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Italy 1979
Directed by
Bernardo Bertolucci
142 minutes
Rated R

Reviewed by
Bernard Hemingway
2.5 stars

Luna, La

Bernardo Bertolucci's La Luna, his last really provocative film, is a Pasolini-esque story of a recently-widowed American opera singer, Caterina (Jill Clayburgh), who has an incestuous relationship with her 15-year-old son, Joe (Matthew Barry), in order to help him overcome his heroin addiction. It is a film with discernible potential that is largely squandered by Bertolucci’s cack-handed helming.

Written by the director, his younger brother, Giuseppe, and Clare Peploe who had been a writer on Antonioni’s Zabriskie Point (1970) the core story of a mother trying to deal with her child’s self-destructiveness is a strong one but Bertolucci lards it with unnecessary distractions, such as extended scenes of Caterina performing opera, scenes which tend to have a parodic effect, particularly thanks to Clayburgh’s miming, or, as in the case of a young Roberto Begnini’s comedic appearance, completely ill-judged. One effect of this is simply to make the film too long whilst it perhaps also explains the rushed ending which makes, at best, borderline sense.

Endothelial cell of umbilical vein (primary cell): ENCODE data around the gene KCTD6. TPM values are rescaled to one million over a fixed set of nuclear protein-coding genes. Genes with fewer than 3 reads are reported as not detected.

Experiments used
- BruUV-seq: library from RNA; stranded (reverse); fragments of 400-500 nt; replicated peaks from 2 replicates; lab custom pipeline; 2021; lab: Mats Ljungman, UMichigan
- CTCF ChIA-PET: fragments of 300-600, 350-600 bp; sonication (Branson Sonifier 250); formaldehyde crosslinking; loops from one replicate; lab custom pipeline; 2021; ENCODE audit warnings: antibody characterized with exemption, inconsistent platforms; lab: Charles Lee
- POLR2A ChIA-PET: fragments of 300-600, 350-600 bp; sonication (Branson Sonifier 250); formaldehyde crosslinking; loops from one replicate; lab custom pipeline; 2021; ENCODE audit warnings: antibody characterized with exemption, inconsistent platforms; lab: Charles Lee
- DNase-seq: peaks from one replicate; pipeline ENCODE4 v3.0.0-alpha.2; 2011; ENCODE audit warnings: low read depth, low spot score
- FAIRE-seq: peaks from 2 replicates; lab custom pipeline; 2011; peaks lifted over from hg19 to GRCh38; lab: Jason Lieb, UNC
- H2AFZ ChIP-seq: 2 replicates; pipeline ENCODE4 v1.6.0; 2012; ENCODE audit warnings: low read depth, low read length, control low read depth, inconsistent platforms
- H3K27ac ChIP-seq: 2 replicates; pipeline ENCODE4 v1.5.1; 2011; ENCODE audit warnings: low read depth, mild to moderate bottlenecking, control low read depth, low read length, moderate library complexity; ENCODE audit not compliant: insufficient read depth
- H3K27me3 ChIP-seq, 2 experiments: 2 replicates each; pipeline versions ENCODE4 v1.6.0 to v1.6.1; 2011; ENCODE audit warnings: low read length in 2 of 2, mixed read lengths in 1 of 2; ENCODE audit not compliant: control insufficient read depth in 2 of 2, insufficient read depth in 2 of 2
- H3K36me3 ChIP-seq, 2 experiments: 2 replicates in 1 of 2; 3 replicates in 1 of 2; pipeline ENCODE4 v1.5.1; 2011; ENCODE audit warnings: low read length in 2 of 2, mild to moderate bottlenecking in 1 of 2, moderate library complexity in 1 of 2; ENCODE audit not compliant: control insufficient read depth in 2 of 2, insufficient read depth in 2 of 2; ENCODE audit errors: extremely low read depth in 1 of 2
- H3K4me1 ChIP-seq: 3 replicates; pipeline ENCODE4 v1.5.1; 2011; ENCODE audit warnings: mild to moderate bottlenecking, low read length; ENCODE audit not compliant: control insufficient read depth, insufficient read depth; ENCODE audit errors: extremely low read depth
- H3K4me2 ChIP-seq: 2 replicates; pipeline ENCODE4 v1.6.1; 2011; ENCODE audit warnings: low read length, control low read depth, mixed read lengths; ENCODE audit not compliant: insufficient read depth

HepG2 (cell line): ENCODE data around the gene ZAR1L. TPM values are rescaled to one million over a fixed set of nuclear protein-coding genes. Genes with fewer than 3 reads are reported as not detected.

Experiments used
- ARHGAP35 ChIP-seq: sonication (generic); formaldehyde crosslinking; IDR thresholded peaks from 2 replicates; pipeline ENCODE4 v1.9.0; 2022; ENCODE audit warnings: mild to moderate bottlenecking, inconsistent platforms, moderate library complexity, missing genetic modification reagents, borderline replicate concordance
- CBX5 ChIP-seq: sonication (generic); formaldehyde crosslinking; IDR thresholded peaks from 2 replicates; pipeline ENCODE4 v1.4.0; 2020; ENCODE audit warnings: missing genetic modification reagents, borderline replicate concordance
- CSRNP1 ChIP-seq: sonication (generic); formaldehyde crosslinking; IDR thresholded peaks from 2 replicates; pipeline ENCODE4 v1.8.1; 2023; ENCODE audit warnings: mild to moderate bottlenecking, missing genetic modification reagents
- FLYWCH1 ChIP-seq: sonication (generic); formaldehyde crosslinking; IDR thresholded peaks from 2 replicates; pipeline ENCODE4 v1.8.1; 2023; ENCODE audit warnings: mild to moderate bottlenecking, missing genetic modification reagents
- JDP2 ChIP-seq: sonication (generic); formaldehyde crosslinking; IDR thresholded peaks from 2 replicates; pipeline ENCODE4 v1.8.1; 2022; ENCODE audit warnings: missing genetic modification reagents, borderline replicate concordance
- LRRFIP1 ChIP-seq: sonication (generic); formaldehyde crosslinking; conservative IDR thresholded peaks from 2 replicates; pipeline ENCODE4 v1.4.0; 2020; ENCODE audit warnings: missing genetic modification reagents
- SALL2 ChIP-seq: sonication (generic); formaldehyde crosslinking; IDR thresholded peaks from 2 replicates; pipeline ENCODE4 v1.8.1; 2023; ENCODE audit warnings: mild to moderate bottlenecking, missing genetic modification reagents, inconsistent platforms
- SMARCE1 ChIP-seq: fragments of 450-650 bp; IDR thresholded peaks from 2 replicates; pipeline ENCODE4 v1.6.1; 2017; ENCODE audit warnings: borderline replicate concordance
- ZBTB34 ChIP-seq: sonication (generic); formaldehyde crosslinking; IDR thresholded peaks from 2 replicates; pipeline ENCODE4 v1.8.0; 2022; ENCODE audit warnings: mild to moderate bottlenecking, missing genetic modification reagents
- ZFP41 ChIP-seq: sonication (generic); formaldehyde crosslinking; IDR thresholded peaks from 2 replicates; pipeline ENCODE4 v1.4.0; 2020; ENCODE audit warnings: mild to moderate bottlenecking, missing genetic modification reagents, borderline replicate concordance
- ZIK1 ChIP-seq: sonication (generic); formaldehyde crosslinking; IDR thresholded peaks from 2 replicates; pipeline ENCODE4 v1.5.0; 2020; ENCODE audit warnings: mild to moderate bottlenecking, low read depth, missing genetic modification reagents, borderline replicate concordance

Vittorio Storaro's photography of Rome locations is seductive and Clayburgh gives a strong performance as the  rather delusional mother dedicated as much, if not more, to her own career than to her son with Barry in his first feature film appearance (he was little heard of as an actor thereafter) quite effective but La Luna is a film that works only in parts and of those there are not enough.   




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